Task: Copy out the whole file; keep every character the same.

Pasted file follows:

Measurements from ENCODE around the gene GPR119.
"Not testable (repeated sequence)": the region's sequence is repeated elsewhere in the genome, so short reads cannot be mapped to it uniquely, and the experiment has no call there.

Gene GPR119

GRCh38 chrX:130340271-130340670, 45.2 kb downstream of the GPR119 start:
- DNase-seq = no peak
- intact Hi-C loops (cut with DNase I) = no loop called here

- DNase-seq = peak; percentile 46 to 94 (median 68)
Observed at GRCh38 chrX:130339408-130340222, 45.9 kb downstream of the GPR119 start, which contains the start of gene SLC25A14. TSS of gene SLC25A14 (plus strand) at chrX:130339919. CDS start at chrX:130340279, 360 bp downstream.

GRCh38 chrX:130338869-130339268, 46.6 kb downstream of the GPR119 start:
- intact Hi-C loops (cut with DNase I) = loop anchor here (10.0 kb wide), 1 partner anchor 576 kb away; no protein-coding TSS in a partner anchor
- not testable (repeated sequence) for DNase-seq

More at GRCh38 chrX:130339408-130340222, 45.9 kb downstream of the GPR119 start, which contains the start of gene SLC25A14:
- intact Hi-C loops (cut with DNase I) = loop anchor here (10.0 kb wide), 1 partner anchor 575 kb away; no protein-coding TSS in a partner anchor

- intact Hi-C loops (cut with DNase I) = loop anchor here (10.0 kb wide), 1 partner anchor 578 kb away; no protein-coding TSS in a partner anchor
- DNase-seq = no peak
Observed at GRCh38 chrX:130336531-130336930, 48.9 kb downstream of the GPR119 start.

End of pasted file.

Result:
Measurements from ENCODE around the gene GPR119.
"Not testable (repeated sequence)": the region's sequence is repeated elsewhere in the genome, so short reads cannot be mapped to it uniquely, and the experiment has no call there.

Gene GPR119

GRCh38 chrX:130340271-130340670, 45.2 kb downstream of the GPR119 start:
- DNase-seq = no peak
- intact Hi-C loops (cut with DNase I) = no loop called here

- DNase-seq = peak; percentile 46 to 94 (median 68)
Observed at GRCh38 chrX:130339408-130340222, 45.9 kb downstream of the GPR119 start, which contains the start of gene SLC25A14. TSS of gene SLC25A14 (plus strand) at chrX:130339919. CDS start at chrX:130340279, 360 bp downstream.

GRCh38 chrX:130338869-130339268, 46.6 kb downstream of the GPR119 start:
- intact Hi-C loops (cut with DNase I) = loop anchor here (10.0 kb wide), 1 partner anchor 576 kb away; no protein-coding TSS in a partner anchor
- not testable (repeated sequence) for DNase-seq

More at GRCh38 chrX:130339408-130340222, 45.9 kb downstream of the GPR119 start, which contains the start of gene SLC25A14:
- intact Hi-C loops (cut with DNase I) = loop anchor here (10.0 kb wide), 1 partner anchor 575 kb away; no protein-coding TSS in a partner anchor

- intact Hi-C loops (cut with DNase I) = loop anchor here (10.0 kb wide), 1 partner anchor 578 kb away; no protein-coding TSS in a partner anchor
- DNase-seq = no peak
Observed at GRCh38 chrX:130336531-130336930, 48.9 kb downstream of the GPR119 start.